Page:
At the end of Epoch, Bernice Summerfield received a message from Irving Braxiatel telling her that her son Peter was on a distant planet called Legion; Road Trip, the next box set in the series, consists of three standalone stories about planets Benny visits while travelling from Mars to Legion. Only, she has no idea where Legion actually is!

Road Trip is a less ambitious set than Epoch, but probably more successful for it

The first two are pretty light-hearted adventures. Brand Management by Christopher Cooper takes Benny to the somewhat dystopian world of Lyndyaz, ruled by a corporation that appeases the people by buying religions from other planets and importing their tenets — the day of Benny’s arrival ends up corresponding with the day of the Beneficiary, who is actually her. (It turns out a cult sprung up around her during her time in suspended animation on Mars at the end of Epoch.) But also Benny is there because she’s been hired to excavate her own tomb! I ended up feeling like neither of these ideas really got the attention they deserved (the excavation doesn’t even get started, and the reason the cult of Benny springs up on an entirely different planet to the one where she slept requires a lot of exposition), because most of the story is a tussle between Benny and the evil oligarchs ruling Lyndyaz, a pretty familiar style of Doctor Who-adjacent story. It’s fun enough, if a little contrived in parts.

The second story sends Benny, now joined by Ruth (more on her later), into a religious order disguised as nuns because the information they need about how to get to Legion is on an ancient artefact in that order’s vaults. (Quite how anyone else in the galaxy manages to find Legion is never adequately explained, because from this set and the next one, it’s pretty obvious that everyone else is able to get to the planet quite easily.) Bad Habits is by The Scarifyers and Jago & Litefoot stalwarts Simon Barnard and Paul Morris, and is about as barmy as most of their work. It’s a kind of odd tone for a Benny story that took some getting used to, but I soon came to enjoy it, as the story’s ridiculously improbable mystery is unfolded with weird revelation on top of weird revelation.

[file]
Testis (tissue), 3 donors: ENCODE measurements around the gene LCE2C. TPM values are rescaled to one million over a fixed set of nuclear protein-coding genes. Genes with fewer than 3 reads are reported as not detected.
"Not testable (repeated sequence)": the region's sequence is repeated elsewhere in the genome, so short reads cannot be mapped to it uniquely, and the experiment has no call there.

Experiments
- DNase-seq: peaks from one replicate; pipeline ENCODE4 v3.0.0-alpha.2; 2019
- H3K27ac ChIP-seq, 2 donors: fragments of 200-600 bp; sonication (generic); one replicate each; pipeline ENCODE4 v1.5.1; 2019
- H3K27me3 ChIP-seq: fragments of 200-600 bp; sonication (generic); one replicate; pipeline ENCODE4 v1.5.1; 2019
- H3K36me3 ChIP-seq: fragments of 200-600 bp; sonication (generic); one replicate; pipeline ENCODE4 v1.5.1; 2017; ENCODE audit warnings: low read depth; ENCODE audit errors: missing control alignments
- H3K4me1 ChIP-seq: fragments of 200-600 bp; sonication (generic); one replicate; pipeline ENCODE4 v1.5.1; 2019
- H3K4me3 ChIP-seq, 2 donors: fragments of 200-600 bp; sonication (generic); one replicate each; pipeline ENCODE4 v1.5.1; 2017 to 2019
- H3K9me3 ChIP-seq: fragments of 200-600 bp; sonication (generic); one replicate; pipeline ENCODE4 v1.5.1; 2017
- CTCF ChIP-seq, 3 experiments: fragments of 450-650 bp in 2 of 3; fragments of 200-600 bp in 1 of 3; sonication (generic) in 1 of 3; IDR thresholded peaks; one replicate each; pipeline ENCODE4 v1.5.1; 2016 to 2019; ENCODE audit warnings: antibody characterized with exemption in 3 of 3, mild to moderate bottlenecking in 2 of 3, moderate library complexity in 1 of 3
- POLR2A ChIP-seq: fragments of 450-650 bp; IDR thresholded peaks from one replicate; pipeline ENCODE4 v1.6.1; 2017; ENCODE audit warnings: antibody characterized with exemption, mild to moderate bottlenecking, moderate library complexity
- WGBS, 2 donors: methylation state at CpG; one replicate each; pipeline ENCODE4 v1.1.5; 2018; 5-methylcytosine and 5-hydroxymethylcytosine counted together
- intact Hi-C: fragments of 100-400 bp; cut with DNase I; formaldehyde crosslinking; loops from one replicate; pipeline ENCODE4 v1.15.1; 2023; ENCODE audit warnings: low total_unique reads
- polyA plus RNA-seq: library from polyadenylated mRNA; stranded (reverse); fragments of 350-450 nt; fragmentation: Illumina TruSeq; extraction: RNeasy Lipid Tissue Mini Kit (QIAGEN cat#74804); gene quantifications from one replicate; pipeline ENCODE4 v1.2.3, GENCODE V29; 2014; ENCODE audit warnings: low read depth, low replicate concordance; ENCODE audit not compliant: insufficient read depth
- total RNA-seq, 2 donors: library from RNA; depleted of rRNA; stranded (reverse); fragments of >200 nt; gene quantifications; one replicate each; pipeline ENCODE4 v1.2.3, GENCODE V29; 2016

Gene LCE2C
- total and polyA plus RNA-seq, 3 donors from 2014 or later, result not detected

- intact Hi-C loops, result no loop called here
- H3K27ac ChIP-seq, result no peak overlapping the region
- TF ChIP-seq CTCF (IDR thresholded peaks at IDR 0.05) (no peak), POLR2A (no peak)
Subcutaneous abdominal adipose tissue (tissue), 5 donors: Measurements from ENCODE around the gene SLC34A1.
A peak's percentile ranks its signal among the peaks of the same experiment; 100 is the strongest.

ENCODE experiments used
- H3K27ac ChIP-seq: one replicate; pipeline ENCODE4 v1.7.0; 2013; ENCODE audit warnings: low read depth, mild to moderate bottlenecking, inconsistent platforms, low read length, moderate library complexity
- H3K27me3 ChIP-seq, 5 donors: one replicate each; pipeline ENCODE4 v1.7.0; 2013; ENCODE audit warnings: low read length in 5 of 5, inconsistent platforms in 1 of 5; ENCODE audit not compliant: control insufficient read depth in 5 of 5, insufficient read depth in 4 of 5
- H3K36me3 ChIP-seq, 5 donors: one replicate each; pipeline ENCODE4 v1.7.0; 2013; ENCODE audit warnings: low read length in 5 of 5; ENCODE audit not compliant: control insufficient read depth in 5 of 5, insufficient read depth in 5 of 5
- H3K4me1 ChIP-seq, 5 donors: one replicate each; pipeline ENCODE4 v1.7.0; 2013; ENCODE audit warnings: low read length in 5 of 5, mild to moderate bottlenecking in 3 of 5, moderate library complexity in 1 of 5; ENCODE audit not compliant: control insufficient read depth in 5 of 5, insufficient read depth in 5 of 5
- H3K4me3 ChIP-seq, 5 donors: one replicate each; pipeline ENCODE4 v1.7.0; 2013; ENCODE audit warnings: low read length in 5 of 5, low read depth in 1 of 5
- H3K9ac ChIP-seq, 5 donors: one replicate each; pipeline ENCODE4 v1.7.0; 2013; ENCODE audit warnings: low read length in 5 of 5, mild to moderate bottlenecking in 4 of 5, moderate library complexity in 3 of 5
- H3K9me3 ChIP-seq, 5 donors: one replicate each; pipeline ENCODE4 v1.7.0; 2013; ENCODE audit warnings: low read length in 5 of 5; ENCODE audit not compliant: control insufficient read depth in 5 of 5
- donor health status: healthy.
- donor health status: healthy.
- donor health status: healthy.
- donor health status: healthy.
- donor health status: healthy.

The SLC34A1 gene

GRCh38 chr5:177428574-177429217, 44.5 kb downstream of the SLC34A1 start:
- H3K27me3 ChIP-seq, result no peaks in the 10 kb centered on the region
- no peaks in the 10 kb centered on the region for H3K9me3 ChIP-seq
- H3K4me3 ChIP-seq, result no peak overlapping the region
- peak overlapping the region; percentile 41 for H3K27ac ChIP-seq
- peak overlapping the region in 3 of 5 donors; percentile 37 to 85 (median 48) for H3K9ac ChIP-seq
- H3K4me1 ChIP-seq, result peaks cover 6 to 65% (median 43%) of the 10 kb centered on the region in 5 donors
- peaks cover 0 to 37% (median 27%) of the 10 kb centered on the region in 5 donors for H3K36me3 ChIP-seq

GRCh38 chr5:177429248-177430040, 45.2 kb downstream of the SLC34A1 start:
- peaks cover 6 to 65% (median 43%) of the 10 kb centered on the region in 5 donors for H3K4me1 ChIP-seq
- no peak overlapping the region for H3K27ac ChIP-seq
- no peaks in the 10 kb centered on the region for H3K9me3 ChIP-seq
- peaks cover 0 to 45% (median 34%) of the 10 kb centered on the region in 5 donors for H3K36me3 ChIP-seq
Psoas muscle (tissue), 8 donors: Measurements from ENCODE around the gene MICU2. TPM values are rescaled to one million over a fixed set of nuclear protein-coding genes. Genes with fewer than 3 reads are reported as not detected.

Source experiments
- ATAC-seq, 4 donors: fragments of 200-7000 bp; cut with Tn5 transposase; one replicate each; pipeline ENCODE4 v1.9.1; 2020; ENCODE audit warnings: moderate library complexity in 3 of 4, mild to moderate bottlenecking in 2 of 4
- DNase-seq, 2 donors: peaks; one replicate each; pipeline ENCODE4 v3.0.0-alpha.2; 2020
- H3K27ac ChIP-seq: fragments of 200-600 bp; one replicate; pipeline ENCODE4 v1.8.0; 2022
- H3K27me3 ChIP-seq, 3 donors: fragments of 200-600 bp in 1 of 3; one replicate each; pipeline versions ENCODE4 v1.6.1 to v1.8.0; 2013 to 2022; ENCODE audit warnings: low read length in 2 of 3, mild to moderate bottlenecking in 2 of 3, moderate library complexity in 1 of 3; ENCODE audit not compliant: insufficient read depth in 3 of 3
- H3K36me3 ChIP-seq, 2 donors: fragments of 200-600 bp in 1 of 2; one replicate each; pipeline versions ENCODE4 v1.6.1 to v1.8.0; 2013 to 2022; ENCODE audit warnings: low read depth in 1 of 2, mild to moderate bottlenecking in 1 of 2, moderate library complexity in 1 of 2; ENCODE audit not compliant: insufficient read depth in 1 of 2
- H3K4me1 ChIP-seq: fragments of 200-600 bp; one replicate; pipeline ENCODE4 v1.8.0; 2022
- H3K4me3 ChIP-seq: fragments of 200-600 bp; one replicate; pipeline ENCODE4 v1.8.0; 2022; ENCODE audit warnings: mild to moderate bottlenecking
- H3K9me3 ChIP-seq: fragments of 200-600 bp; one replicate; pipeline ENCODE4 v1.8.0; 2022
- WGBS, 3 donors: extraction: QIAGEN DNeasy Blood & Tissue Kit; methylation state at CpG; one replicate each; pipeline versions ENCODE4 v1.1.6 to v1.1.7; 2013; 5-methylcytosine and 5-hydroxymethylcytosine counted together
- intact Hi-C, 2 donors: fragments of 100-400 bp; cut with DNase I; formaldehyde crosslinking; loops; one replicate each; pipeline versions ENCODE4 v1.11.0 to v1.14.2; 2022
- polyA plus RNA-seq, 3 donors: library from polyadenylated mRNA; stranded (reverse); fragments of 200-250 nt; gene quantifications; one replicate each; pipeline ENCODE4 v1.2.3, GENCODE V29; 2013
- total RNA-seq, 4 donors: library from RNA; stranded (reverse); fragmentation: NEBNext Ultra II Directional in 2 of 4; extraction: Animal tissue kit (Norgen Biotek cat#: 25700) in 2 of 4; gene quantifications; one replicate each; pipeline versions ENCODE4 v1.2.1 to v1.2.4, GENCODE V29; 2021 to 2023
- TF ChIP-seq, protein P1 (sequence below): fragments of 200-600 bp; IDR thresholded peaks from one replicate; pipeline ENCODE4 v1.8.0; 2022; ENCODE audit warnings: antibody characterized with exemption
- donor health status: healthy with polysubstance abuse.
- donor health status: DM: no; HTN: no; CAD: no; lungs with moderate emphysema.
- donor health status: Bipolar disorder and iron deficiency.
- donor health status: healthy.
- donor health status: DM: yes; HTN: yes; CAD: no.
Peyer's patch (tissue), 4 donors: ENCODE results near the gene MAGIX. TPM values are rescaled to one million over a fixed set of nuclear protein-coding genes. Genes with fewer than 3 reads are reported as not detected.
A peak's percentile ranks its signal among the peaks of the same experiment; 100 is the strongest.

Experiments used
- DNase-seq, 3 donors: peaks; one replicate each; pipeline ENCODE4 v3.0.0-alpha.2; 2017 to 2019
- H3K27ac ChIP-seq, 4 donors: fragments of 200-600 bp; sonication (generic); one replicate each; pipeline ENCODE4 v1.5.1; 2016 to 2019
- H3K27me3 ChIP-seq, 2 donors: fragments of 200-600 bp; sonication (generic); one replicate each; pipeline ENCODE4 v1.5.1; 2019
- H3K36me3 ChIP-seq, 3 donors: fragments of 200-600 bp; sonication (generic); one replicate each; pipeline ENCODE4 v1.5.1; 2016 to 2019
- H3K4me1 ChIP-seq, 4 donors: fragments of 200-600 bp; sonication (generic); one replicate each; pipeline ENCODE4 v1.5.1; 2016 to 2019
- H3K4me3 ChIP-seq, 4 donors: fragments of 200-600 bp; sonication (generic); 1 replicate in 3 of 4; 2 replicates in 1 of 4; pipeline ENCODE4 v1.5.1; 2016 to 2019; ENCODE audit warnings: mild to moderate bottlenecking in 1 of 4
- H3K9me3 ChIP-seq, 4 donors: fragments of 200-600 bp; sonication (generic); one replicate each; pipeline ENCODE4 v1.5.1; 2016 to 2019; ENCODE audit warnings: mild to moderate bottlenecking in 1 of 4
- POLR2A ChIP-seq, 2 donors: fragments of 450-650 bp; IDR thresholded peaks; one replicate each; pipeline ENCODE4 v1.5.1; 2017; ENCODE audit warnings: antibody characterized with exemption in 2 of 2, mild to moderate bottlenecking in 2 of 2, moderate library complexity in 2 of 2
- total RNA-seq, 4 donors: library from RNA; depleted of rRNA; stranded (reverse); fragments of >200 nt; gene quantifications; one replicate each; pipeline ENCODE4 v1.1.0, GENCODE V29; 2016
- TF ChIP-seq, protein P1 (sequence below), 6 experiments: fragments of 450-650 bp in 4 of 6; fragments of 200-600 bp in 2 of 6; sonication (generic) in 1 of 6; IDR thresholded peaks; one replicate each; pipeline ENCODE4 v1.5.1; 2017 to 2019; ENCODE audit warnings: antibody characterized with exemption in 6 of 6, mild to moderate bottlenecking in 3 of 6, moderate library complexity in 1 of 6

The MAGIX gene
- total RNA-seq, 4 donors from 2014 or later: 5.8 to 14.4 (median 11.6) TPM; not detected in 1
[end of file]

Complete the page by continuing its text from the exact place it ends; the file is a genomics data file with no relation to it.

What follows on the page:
The set’s final story, David Llewellyn’s Paradise Frost, is a bit of a change of tone, a survival thriller on a deserted holiday world; Benny and Ruth are joined by a space cabbie and two employees of the resort as they try to make their way to safety. It’s a little contrived, too (one suspect the passwords of people smart enough to run financial empires are not quite this obvious, nor that their experimental protocols are really this lax), but it works as what it’s supposed to be.

In addition to the three actual stories, there’s a lengthy ten-minute post-credit sequence on the third disc that details Benny and Ruth’s arrival at Legion; I’m guessing it was written by either Gary Russell or Scott Handcock (or both). It intrigues, but it already has me a little sceptical of the set-up for the stories set on Legion to come.

Benny is played as ever with skill by Lisa Bowerman, though I do kind of roll my eyes when the writers treat the character’s interest in alcohol as though she is an immature undergraduate. I thought it was weird that when she meets a Killoran in one of the stories, it’s said that Killoran is like Peter — who is only half-Killoran — and Benny’s close friend, Adrian the full-blooded Killoran, isn’t mentioned at all.

The blurbs for each individual story don’t actually mention her, so I feel like Big Finish was trying to keep her return ambiguous, but she’s on the cover, so I think it’s fair game to mention that Ayesha Antoine returns as Ruth, now firmly ensconced in the role of Benny’s companion. I like the idea of Benny having a companion of her own, but I don’t think Ruth is engagingly written, even though Antoine plays her with as much enthusiasm as she can muster. I don’t have sense of what she actually wants, why she follows Benny around. If it’s so that she too can be trained as an archaeologist or historian, that’s more implied than made clear, and doesn’t really inform the way the characters interact.

The set features a range of guest stars familiar to Doctor Who fans: the actors who play Rani Chandra, Sylvia Noble, Charley Pollard, and Rory Williams all return here in new roles. I don’t know how effective it really is from a marketing standpoint (if you were just looking at the physical box set from the outside, you’d only know if you read some small text on the back cover), but it is enjoyable to hear familiar voices doing unfamiliar things. Anjli Mohindra gets to play a bratty but intelligent villain, Jacqueline King a haughty but eccentric nun, and India Fisher a less plummy and more demoralised person than Charley ever was. (Arthur Darvill’s character, sadly, leaves little impression.) Outside of them, I also really enjoyed Nigel Lambert’s over-the-top turn as a space bishop and Alan Ruscoe as the racist space cabbie.

Road Trip is a less ambitious set than Epoch, but probably more successful for it. None of these stories are in the Bernice Summerfield greats, and no-one is likely to ever be nostalgic for the “road trip” period of the range in future, I suspect, but these stories are entertaining enough to be worth your time, and nowhere near as frustrating as the previous box set. I think this range can do better, but it can definitely be worse.

Road Trip (by Christopher Cooper, Simon Barnard, Paul Morris, David Llewellyn; starring Lisa Bowerman) was released by Big Finish Productions in February 2012.